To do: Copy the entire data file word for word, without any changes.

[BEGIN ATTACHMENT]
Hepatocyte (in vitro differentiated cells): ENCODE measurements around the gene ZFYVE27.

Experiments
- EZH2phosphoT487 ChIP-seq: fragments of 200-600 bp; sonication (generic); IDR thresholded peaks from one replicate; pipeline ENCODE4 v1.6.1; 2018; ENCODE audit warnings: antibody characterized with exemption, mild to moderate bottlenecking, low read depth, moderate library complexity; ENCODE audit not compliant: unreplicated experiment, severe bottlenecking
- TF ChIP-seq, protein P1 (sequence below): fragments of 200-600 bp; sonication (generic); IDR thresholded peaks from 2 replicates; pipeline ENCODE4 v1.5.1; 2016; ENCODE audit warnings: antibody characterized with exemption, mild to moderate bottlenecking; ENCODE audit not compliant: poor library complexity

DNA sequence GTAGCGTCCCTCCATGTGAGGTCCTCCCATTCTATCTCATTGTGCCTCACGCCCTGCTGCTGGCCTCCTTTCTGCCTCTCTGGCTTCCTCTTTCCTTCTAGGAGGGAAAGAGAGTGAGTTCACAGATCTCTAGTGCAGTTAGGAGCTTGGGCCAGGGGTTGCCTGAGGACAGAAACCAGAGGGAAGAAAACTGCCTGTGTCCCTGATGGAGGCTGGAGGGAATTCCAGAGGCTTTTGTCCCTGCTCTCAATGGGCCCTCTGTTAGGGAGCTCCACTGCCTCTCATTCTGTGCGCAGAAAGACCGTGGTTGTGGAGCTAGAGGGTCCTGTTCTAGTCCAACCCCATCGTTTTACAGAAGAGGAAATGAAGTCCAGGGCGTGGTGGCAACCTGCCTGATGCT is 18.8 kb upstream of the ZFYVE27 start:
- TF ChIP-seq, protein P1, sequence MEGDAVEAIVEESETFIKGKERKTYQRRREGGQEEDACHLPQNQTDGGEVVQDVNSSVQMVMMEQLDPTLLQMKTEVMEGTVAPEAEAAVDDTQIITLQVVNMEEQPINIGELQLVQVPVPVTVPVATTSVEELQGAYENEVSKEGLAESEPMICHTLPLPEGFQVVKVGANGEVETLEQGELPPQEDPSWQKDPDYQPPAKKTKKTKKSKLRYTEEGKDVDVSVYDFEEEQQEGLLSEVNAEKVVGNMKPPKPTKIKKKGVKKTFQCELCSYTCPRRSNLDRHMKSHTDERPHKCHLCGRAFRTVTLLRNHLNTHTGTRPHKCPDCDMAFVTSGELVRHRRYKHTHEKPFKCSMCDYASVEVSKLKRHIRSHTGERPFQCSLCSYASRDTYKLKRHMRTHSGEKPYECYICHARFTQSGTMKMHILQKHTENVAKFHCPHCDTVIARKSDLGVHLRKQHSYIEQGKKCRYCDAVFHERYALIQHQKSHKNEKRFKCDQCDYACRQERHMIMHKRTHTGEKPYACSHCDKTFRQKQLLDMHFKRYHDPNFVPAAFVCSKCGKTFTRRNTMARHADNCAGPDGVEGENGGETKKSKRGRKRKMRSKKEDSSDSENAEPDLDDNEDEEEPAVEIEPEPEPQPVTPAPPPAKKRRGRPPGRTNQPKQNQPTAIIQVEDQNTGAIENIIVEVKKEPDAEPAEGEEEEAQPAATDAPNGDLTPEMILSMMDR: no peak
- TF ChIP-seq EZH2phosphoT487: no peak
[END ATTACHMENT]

Hepatocyte (in vitro differentiated cells): ENCODE measurements around the gene ZFYVE27.

Experiments
- EZH2phosphoT487 ChIP-seq: fragments of 200-600 bp; sonication (generic); IDR thresholded peaks from one replicate; pipeline ENCODE4 v1.6.1; 2018; ENCODE audit warnings: antibody characterized with exemption, mild to moderate bottlenecking, low read depth, moderate library complexity; ENCODE audit not compliant: unreplicated experiment, severe bottlenecking
- TF ChIP-seq, protein P1 (sequence below): fragments of 200-600 bp; sonication (generic); IDR thresholded peaks from 2 replicates; pipeline ENCODE4 v1.5.1; 2016; ENCODE audit warnings: antibody characterized with exemption, mild to moderate bottlenecking; ENCODE audit not compliant: poor library complexity

DNA sequence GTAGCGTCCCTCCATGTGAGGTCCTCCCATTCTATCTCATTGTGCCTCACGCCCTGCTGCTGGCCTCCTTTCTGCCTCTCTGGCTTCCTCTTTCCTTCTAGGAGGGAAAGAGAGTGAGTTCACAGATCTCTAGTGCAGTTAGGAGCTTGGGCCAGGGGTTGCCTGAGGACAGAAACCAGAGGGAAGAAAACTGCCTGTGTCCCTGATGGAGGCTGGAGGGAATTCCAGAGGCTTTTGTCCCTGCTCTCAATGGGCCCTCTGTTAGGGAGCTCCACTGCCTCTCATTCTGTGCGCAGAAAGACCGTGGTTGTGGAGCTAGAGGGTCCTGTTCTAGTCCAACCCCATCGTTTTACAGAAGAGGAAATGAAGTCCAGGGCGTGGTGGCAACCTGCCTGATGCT is 18.8 kb upstream of the ZFYVE27 start:
- TF ChIP-seq, protein P1, sequence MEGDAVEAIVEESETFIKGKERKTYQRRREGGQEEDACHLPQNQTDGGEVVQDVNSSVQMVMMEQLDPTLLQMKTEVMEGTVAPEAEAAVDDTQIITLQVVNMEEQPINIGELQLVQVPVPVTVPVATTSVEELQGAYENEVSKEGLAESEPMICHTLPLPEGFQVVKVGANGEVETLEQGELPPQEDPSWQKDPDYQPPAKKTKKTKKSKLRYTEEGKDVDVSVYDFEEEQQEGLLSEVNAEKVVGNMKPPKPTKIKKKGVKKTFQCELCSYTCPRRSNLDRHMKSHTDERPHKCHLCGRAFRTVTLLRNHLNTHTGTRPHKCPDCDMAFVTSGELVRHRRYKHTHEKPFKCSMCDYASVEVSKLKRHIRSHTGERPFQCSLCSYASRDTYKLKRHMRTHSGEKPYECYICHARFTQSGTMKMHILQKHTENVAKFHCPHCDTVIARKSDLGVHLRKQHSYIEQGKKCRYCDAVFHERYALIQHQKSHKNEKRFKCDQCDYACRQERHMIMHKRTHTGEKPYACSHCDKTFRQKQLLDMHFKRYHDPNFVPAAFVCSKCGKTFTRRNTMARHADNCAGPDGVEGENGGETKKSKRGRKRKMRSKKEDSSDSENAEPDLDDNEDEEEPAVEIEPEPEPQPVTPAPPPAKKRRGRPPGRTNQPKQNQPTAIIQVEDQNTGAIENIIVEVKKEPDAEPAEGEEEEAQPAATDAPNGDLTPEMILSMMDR: no peak
- TF ChIP-seq EZH2phosphoT487: no peak